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Armen Danielian, MSc Energy Systems, University of Oxford

Almost nine years have passed since the Fukushima Daiichi nuclear disaster, which resulted in a shutdown of the Japanese nuclear power generation and had a profound impact on the public perception of nuclear power worldwide. The most visible of its effects is probably Germany’s decision to shut down its own nuclear power plants, promising to phase them out by 2022. Yet aside from the purely technical questions surrounding the safety and resilience of nuclear facilities, the Fukushima incident raised another important issue. To illustrate it, we shall travel from East Asia to the region of South Caucasus, on the borders of the former Soviet Union. 

Metsamor NPP is located in the west of the Republic of Armenia, just a few dozen kilometres away from the closed border with Turkey. (CREDIT: AFP/Getty Images)

Armenia is a small, landlocked country, lacking in fossil fuels and with a population barely reaching 3 million. However, its past membership of the Soviet Union resulted in it having a nuclear power plant before any of its neighbours did, including the much larger economies of Iran and Turkey. Built in the mid-70s, Metsamor Nuclear Power Plant (NPP) is one of the older operational nuclear facilities in the world, and provides the country with over 30% of its electricity consumption. Relatively soon after the earthquake in Japan, in April of 2011, National Geographic called it potentially “the world’s most dangerous”, due to its age, design, and geographical location – in one of the Earth’s more active seismic zones. In fact, after a devastating earthquake in 1988, the power plant was shut down for precautionary reasons, with only half of it being restarted later in 1995. At the same time, it was the collapse of the Soviet Union in 1991, with the following ethnic war against the neighbouring Azerbaijan that demonstrated the need for a reliable power generation, and the role that Metsamor NPP plays in the independent Armenia.

Today, the country still has roughly half of its borders closed due to the poor relationship with two of its neighbours, and receives much of its primary energy supply in the form of natural gas from either Russia (through Georgia) in the north or Iran in the south. The nuclear power plant continues to play a key role in the country’s energy security, despite the potential risk that it presents in case of a natural disaster. The issue of its decommissioning has been a part of all bilateral agreements between Armenian government and the European Union since 2006, yet the lack of leverage on the side of EU and general Russian support for continuing operation have contributed to decommissioning being postponed time and time again

Armenia’s poor relationship with neighbours Turkey and Azerbaijan has resulted in a long-lasting blockade, as well as the country being excluded from regional energy developments. (CREDIT: European Dialogue)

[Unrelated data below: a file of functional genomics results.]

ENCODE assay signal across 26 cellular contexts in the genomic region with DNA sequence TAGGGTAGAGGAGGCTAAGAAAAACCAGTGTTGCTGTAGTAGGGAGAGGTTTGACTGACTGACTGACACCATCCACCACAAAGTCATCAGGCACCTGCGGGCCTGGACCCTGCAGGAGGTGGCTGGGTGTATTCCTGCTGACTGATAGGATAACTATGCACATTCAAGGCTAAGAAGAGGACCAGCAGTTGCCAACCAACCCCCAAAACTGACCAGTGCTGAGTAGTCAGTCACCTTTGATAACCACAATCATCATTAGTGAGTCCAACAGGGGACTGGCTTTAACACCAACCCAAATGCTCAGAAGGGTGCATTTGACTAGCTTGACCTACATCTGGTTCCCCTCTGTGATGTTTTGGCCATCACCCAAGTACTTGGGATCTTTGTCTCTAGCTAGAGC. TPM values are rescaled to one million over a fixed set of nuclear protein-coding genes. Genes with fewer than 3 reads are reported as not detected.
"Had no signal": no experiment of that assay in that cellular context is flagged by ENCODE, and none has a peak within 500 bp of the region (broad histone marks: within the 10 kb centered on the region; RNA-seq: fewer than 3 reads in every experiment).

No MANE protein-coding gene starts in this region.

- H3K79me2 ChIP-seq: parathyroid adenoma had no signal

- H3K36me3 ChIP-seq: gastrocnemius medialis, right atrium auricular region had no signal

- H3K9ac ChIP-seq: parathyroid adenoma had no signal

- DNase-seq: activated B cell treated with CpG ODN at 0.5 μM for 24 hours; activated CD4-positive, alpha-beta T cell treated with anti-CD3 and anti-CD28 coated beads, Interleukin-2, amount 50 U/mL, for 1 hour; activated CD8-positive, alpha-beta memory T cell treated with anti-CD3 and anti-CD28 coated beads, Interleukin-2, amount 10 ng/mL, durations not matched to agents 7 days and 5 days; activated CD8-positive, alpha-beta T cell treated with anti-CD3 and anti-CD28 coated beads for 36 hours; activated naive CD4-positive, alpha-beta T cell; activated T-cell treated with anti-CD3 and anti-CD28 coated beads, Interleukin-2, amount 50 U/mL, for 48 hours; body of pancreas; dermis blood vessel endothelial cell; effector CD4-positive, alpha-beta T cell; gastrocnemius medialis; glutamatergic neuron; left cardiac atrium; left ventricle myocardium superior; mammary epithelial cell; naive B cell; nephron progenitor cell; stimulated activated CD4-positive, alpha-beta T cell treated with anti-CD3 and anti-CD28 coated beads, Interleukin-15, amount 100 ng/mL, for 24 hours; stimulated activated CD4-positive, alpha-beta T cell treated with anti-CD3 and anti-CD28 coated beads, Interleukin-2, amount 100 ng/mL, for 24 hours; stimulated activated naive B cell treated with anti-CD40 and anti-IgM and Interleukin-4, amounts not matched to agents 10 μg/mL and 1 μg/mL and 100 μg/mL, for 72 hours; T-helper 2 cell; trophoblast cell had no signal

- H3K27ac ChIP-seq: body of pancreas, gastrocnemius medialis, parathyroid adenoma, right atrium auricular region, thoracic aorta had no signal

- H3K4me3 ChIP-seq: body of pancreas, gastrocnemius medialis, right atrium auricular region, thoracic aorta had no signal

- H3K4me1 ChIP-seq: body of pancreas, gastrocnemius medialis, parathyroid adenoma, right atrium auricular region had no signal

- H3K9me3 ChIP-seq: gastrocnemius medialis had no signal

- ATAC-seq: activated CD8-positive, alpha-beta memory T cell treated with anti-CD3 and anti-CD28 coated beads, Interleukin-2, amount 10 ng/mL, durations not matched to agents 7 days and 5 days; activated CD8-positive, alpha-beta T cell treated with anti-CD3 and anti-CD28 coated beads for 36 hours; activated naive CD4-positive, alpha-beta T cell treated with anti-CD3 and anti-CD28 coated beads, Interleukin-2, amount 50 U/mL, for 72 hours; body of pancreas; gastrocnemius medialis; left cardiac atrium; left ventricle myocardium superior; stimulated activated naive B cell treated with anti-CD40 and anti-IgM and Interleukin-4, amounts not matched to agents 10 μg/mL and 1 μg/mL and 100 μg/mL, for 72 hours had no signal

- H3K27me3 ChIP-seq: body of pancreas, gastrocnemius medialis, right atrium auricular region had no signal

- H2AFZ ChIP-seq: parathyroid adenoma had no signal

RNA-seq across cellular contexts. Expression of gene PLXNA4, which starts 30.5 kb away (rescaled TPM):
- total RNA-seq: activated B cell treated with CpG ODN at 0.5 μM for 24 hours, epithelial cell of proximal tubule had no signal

While the operational part of the power plant is upgraded from time to time, its eventual decommissioning will be a topic in the new decade, although there are hopes to extend its lifetime even further. At the same time, the high capital investments and construction time required for a new NPP raise serious questions about Armenia’s energy security in coming decades. The country has remained excluded from the regional energy trade development (such as the Baku-Tbilisi- Ceyhan pipeline, shown on the map), and its current supply routes from Russia and Iran can hardly be considered as reliable in the long-term. While much of the public opinion on nuclear power in the world has been shaped by the incidents of Chernobyl and Fukushima, Armenia’s experience has been shaped by the memory of the tough years of the 90s, when the country was barely recovering from the earthquake and the complete collapse of the centralised Soviet structure while undergoing a war with Azerbaijan. This has led to the bizarre situation where a country with a much higher likelihood of a nuclear incident being resistant to a shift away from nuclear power, whilst the much safer operations in Germany have been willingly closed down. 

Though Armenia’s case is a particularly challenging one, with a rare combination of a high probability of both a natural disaster and a military conflict, it demonstrates that the role of nuclear power will not be limited to that of a player in energy transitions. Energy security is of as much, if not greater, concern for many countries as clean energy is, and the potential shift away from fossil fuels places further constraints on the viable long-term options. Indeed, the interest in energy security of individual nations may prove to be a larger factor behind political decision-making than the more general, shared concern over the global climate. Whether Natural Geographic was correct in its judgement of Armenian NPP will hopefully remain without a definitive answer, but whatever risks the current, or future, nuclear facilities in the region present will have to be weighed against the security and benefits they provide in face of potential blockades and disruptions in energy supply. In energy economics, as in nuclear engineering, perfect solutions are rare: trade-offs have to be made.